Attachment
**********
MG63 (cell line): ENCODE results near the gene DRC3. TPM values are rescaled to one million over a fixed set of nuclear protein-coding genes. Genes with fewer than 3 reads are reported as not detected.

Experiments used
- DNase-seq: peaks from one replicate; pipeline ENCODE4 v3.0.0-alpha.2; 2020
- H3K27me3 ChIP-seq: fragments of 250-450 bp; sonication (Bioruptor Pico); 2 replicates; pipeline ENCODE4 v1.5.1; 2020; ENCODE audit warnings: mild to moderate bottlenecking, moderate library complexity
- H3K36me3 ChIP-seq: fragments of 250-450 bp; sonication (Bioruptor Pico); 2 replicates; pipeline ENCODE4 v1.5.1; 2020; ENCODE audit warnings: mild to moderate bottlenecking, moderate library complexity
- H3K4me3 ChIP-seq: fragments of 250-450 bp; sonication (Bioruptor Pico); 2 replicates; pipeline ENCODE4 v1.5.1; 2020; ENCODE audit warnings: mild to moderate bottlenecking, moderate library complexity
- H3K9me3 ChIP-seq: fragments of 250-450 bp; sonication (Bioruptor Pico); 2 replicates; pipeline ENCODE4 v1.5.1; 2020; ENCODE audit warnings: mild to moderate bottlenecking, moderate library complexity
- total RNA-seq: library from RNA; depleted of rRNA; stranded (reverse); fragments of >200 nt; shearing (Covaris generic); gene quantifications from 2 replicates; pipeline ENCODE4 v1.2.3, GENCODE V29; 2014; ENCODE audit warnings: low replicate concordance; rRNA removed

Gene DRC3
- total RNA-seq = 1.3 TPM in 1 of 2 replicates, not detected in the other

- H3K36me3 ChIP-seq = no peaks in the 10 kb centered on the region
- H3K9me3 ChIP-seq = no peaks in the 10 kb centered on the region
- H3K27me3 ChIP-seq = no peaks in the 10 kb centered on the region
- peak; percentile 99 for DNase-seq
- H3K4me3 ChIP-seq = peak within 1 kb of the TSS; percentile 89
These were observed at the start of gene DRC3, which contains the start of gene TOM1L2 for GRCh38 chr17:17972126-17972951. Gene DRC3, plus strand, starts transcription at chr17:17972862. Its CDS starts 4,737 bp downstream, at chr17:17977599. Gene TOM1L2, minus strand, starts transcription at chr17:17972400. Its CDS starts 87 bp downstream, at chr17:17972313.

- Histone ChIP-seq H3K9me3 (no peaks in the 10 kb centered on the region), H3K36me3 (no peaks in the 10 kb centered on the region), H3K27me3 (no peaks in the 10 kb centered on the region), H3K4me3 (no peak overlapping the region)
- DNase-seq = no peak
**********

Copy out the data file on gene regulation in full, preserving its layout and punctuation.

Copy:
MG63 (cell line): ENCODE results near the gene DRC3. TPM values are rescaled to one million over a fixed set of nuclear protein-coding genes. Genes with fewer than 3 reads are reported as not detected.

Experiments used
- DNase-seq: peaks from one replicate; pipeline ENCODE4 v3.0.0-alpha.2; 2020
- H3K27me3 ChIP-seq: fragments of 250-450 bp; sonication (Bioruptor Pico); 2 replicates; pipeline ENCODE4 v1.5.1; 2020; ENCODE audit warnings: mild to moderate bottlenecking, moderate library complexity
- H3K36me3 ChIP-seq: fragments of 250-450 bp; sonication (Bioruptor Pico); 2 replicates; pipeline ENCODE4 v1.5.1; 2020; ENCODE audit warnings: mild to moderate bottlenecking, moderate library complexity
- H3K4me3 ChIP-seq: fragments of 250-450 bp; sonication (Bioruptor Pico); 2 replicates; pipeline ENCODE4 v1.5.1; 2020; ENCODE audit warnings: mild to moderate bottlenecking, moderate library complexity
- H3K9me3 ChIP-seq: fragments of 250-450 bp; sonication (Bioruptor Pico); 2 replicates; pipeline ENCODE4 v1.5.1; 2020; ENCODE audit warnings: mild to moderate bottlenecking, moderate library complexity
- total RNA-seq: library from RNA; depleted of rRNA; stranded (reverse); fragments of >200 nt; shearing (Covaris generic); gene quantifications from 2 replicates; pipeline ENCODE4 v1.2.3, GENCODE V29; 2014; ENCODE audit warnings: low replicate concordance; rRNA removed

Gene DRC3
- total RNA-seq = 1.3 TPM in 1 of 2 replicates, not detected in the other

- H3K36me3 ChIP-seq = no peaks in the 10 kb centered on the region
- H3K9me3 ChIP-seq = no peaks in the 10 kb centered on the region
- H3K27me3 ChIP-seq = no peaks in the 10 kb centered on the region
- peak; percentile 99 for DNase-seq
- H3K4me3 ChIP-seq = peak within 1 kb of the TSS; percentile 89
These were observed at the start of gene DRC3, which contains the start of gene TOM1L2 for GRCh38 chr17:17972126-17972951. Gene DRC3, plus strand, starts transcription at chr17:17972862. Its CDS starts 4,737 bp downstream, at chr17:17977599. Gene TOM1L2, minus strand, starts transcription at chr17:17972400. Its CDS starts 87 bp downstream, at chr17:17972313.

- Histone ChIP-seq H3K9me3 (no peaks in the 10 kb centered on the region), H3K36me3 (no peaks in the 10 kb centered on the region), H3K27me3 (no peaks in the 10 kb centered on the region), H3K4me3 (no peak overlapping the region)
- DNase-seq = no peak